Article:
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Friday, 29 November 2019

Difference between Static Ram and Dynamic Ram

STATIC RAM (SRAM)


A static RAM essentially contains an array of flip-flops, one for each stored bit. Data written into a flip-flop remains stored as long as a d.c. power is maintained. The memory capacity of a static RAM varies from 64 bits to 1 Mega bit.

Static RAM cell: The logic diagram of a static RAM cell is shown in Fig. 4.5. The cell (or a group of cells) is selected by HIGH values on the ROW and COLUMN lines. The input data bit (1 or 0) is written into the cell by setting the flip-flop for a 1 and resetting the flip-flop for a 0 when the READ/ WRITE’ line is LOW (i.e., write). When the READ/ WRITE’ line is HIGH, the flip-flop is unaffected. It means that the stored bit (data) is gated to the data out line.

The flip-flop in static memory cell can be constructed using Bipolar Junction Transistor (BJT) and MOSFETs that are shown in Fig respectively.
(a) Using Bipolar Transistor
(b) Using MOS Transistor
In a bipolar static RAM cell shown in Fig (a), two BJTs Q1 and Q2, are cross-coupled to form a flip-flop. Here, each transistor has three emitters, namely Row Select input, Column Select input, and Write input. To select the cell, both the row and column select lines must be held HIGH. When selected, a data bit can be stored in the cell (Write operation) or the content of the cell can be read (Read operation). If either row or column select line is LOW, then the memory cell is disabled.
In a MOS stalk RAM cell shown in Fig, Q1 and Q2 act like switches while Q3 and Q4 acts as active load resistors. The transistor Q1 conducts and Q2 is cut off or vice versa. As a static RAM uses a flip-flop as the basic memory cell, it consists of thousands of flip-flops.

DYNAMIC RAM (DRAM):

The Dynamic Random Access Memory (DRAM) is the lowest cost, highest density random access memory available. Nowadays, computers use DRAM for main memory storage with the memory sizes ranging from 16 to 256 Mega bytes.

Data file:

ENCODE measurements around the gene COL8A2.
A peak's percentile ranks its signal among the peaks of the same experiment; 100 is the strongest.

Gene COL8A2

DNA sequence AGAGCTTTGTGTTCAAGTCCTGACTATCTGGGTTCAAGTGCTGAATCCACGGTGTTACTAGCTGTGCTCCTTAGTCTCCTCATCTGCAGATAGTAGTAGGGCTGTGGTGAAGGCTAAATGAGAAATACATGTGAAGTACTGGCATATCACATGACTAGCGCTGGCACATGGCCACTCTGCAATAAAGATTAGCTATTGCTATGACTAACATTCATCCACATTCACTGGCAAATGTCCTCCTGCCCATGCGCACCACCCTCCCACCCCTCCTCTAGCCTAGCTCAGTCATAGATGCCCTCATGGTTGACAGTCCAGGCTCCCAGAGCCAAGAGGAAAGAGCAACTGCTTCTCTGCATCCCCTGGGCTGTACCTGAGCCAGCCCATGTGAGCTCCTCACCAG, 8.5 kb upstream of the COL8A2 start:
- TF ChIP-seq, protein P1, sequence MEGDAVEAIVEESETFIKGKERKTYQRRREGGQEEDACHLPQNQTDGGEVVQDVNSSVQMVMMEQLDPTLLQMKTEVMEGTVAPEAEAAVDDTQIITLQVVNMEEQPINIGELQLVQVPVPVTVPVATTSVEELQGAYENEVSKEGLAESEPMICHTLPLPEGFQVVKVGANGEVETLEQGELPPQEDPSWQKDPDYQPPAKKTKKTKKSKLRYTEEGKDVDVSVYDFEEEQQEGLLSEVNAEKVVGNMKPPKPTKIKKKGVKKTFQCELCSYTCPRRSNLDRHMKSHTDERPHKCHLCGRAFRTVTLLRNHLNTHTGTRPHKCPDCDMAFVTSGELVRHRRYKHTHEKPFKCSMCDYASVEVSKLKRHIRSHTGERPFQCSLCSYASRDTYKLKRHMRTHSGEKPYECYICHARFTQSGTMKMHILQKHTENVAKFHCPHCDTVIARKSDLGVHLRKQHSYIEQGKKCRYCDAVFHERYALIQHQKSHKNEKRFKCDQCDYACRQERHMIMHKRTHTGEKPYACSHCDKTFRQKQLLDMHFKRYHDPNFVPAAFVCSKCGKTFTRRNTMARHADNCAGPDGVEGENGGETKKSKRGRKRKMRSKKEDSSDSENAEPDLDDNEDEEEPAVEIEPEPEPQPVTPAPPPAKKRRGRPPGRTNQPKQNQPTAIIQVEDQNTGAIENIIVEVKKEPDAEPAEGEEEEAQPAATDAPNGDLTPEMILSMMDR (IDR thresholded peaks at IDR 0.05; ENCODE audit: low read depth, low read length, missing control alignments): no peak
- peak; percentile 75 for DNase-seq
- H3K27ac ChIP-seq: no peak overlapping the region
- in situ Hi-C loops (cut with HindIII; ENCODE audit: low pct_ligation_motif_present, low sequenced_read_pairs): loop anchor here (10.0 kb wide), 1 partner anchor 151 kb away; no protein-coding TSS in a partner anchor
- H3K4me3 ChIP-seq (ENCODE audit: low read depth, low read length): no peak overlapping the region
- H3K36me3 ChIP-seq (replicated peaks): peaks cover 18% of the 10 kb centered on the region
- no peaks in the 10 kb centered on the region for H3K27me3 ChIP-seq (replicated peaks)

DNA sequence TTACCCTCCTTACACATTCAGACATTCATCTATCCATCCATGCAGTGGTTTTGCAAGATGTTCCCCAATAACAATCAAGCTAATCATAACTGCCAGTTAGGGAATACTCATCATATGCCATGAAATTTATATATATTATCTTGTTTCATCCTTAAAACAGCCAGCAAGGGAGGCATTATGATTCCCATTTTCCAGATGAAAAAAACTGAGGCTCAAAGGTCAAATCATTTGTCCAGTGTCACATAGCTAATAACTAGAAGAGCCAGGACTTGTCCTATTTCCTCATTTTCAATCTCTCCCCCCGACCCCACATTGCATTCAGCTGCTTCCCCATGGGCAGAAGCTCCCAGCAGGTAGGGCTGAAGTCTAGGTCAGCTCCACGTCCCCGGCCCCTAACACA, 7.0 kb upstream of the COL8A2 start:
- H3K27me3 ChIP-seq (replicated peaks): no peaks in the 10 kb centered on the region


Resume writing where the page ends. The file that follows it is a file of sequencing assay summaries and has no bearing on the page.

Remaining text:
Data are stored as charge on every capacitor, which must be recharged or refreshed thousands of times every second in order to retain the stored charge. These memory devices make use of an integrated MOS capacitor as basic memory cell instead of a flip-flop. The disadvantage is that the MOS capacitor cannot hold the stored charge over an extended period of time and it has to be refreshed every few milliseconds. This requires more circuitry and complicates the design problem. Static RAMs are simpler than dynamic RAMs.


A typical dynamic RAM cell consisting of a single MOSFET and a capacitor is shown in Figure. A dynamic RAM consists of an array of such memory cells. In this type of cell, the transistor acts as a switch. The memory cell also requires MOSFETs for READ and WRITE, gating to operated the cell. Data input is connected for storage by a WRITE control signal.

The dynamic RAM offers reduced power consumption and huge storage capacity in a single memory chip.

ADVANTAGES OF DRAM OVER SRAM :

Advantages of DRAM over SRAM :

• DRAMs, due to their simple cell structure have 4 times the density of SRAMs. This permits 4 times the memory of SRAMs on a board of the same size.

• The cost of DRAMs for each bit of storage is nearly one-fifth that of SRAMs.

• DRAMs have lower power consumption as compared to SRAMs. So, smaller and cheaper power supplied can be used for DRAMs and also the cost of the overall system can be reduced.

• Because of their high capacity and low power consumption, DRAMs are used in the main internal memory of most personal computers.

Disadvantages of DRAM over SRAM :

• DRAMs are slower in speed and more complex as compared to SRAMs.

• DRAMs require refreshing operation after regular intervals, whereas SRAMs do not require any refreshing.

• DRAMs can not be used where only a small amount of memory, typically less than 64kB and high speed is required.

Difference between Static Ram and Dynamic Ram in tabular form:

Static RAM

Dynamic RAM

1. Stored data is retained as long as power is ON.
1. Stored data gets lost and refreshing is needed.
2. Stored data do not change with time.
2. Stored data changes with time.
3. Consumes more power.
3. Consumes less power.
4. Expensive.
4. Economical.
5. Construction is complex.
5. Construction is simple.
6. Low packing density.
6. High packing density.
7. No refreshing is required and hence the operation is easy.
7. Refreshing is needed with additional memory circuitry and hence complicates the operation.
8. No maintenance is required.
8. Maintenance is required.



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